- Criminalizing consensual, adult same-sex sexual conduct violates Egypt’s obligations under international human rights law to respect and protect individual privacy and personal autonomy. The imprisonment of individuals for actual or alleged consensual same-sex relations between adults in private is a serious violation of human rights, and individuals held solely on that basis are victims of arbitrary detention who should be immediately and unconditionally released.
We urge you to:
- Support the setting aside of the convictions of four men already sentenced for the “habitual practice of debauchery,” and the immediate release and dropping of these charges against all others still facing trial.
- Seek a cessation of police and prosecutors conducting arbitrary arrests based on HIV status.
- Call for the repeal of Article 9(c) of Law 19/1961, the enforcement of which only drives groups vulnerable to the HIV/AIDS pandemic underground and beyond the reach of prevention or treatment.
- Ensure that personnel affiliated with the Ministry of Health and Population, or the National AIDS Program, neither condone nor participate in torture, ill-treatment, or criminal interrogations of detainees, and immediately report any instances of torture or ill-treatment to the appropriate authorities.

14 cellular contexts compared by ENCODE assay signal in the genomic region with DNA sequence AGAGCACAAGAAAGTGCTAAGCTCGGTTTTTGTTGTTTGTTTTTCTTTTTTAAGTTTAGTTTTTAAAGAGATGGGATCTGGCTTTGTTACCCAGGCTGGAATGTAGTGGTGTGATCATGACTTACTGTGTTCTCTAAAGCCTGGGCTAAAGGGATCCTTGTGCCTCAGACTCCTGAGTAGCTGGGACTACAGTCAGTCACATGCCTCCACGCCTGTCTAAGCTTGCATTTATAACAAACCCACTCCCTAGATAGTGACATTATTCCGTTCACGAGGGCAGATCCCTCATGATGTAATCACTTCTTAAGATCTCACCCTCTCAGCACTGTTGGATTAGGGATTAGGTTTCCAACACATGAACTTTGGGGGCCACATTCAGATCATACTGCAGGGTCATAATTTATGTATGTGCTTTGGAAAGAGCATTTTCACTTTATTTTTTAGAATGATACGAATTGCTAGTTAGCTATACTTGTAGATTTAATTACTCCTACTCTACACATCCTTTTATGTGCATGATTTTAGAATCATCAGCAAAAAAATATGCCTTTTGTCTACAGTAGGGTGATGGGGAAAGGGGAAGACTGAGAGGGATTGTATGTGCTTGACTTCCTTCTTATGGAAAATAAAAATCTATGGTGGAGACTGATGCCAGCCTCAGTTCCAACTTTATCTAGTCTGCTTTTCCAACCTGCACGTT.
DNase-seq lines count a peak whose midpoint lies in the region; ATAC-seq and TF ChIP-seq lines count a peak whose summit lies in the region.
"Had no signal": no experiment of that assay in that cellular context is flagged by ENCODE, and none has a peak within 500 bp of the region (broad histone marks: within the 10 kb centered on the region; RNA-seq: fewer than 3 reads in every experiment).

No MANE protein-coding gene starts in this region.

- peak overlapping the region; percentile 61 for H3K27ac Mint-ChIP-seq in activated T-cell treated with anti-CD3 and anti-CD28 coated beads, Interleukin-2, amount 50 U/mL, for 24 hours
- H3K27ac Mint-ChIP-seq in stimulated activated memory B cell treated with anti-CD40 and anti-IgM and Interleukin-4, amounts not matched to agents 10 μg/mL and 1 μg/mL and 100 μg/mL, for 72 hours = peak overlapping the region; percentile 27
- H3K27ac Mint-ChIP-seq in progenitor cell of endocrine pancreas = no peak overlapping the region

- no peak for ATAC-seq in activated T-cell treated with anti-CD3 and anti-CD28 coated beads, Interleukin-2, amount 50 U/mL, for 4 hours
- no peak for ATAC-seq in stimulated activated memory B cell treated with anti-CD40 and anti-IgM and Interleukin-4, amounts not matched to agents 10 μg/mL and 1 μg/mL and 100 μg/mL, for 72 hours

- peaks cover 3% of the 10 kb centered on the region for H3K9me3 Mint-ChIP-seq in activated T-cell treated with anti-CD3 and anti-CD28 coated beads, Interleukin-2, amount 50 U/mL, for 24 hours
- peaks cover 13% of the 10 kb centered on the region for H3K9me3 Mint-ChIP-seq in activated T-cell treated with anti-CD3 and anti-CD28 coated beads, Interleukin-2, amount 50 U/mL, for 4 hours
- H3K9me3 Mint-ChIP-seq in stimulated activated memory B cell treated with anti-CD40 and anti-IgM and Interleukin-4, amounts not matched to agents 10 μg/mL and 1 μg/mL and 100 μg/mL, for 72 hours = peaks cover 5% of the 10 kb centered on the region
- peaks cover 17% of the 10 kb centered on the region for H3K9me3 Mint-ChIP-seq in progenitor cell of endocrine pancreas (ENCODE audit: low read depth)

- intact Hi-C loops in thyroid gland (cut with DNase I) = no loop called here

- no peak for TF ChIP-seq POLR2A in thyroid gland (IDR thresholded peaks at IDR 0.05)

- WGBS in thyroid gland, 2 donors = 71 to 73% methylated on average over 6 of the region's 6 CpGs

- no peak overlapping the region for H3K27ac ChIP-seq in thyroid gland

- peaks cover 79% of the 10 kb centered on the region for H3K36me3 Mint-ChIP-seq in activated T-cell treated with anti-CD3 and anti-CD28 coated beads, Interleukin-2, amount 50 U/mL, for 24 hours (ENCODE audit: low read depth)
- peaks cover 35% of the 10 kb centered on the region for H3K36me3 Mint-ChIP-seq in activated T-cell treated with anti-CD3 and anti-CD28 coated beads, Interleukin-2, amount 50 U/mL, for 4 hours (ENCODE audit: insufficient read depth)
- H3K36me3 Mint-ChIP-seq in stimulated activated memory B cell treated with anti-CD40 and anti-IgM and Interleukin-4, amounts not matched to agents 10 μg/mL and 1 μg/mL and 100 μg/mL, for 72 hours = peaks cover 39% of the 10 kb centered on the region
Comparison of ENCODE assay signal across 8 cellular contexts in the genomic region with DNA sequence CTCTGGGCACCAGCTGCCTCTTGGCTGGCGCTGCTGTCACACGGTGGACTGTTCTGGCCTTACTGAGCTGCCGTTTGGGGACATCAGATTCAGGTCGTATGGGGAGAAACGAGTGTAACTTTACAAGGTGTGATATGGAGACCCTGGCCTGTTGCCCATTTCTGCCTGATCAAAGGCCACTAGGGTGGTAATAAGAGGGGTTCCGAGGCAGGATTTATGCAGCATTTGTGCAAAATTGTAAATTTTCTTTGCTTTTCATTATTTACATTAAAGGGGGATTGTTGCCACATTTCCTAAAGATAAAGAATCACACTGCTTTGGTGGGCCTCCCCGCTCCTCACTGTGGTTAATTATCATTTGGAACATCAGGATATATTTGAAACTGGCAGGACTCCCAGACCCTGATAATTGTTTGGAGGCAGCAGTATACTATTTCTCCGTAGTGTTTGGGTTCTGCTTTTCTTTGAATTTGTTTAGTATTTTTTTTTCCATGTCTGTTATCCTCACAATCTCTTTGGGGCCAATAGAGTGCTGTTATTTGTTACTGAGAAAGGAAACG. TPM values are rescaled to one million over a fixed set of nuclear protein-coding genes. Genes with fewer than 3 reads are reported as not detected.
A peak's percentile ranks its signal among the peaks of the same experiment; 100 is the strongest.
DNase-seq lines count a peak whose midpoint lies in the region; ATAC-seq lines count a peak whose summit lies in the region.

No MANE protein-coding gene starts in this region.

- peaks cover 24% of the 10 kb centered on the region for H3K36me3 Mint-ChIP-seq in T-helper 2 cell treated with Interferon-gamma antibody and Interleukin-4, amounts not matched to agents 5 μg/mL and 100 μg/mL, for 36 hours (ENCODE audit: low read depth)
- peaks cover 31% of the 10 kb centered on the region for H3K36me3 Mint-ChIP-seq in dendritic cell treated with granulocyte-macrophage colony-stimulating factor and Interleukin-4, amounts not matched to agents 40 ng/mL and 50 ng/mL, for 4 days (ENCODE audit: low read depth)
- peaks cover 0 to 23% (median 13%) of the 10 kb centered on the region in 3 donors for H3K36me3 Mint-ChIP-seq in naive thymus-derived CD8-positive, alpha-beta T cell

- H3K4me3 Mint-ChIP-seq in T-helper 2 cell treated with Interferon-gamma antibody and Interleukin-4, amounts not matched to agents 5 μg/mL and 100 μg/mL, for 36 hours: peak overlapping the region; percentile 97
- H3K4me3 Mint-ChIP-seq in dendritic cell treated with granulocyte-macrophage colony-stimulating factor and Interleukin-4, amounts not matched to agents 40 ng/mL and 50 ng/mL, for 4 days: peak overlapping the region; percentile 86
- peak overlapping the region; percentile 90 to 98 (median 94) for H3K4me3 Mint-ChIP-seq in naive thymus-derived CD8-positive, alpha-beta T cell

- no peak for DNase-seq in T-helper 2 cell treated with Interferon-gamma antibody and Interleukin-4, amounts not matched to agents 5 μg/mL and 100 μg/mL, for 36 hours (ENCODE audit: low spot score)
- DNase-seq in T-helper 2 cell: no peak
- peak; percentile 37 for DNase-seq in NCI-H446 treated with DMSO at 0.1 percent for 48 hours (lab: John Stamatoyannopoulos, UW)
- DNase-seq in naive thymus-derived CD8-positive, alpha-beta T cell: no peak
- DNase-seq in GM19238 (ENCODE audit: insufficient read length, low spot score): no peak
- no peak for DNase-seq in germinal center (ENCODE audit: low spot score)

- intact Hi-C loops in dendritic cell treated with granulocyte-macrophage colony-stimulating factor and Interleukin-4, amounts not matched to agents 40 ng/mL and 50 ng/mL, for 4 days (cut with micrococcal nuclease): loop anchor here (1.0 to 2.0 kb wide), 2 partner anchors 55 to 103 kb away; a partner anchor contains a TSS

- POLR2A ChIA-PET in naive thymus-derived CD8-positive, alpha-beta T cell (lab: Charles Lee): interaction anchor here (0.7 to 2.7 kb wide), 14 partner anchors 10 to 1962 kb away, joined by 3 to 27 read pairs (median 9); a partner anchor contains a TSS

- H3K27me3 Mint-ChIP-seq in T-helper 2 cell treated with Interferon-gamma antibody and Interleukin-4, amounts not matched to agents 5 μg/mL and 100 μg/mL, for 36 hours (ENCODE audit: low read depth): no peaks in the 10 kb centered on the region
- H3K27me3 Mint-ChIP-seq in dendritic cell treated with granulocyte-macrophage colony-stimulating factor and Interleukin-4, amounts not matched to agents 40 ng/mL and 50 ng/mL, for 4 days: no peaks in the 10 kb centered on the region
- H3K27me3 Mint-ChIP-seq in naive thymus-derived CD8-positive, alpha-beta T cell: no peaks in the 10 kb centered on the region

- End the practice of chaining detainees in need of medical attention to their hospital beds.
- End the practice of forcible HIV testing of detainees without full, informed consent. Ensure that all persons who test positive for HIV receive appropriate and immediate counseling as well as treatment.
- End the practice of forensic anal examinations for spurious traces of same-sex sexual conduct.
- Ensure that all detainees receive the highest available standard of medical care for any serious health conditions.
- Provide training to all criminal-justice officials on medical facts and international human rights standards in relation to HIV.
We look forward to your reply.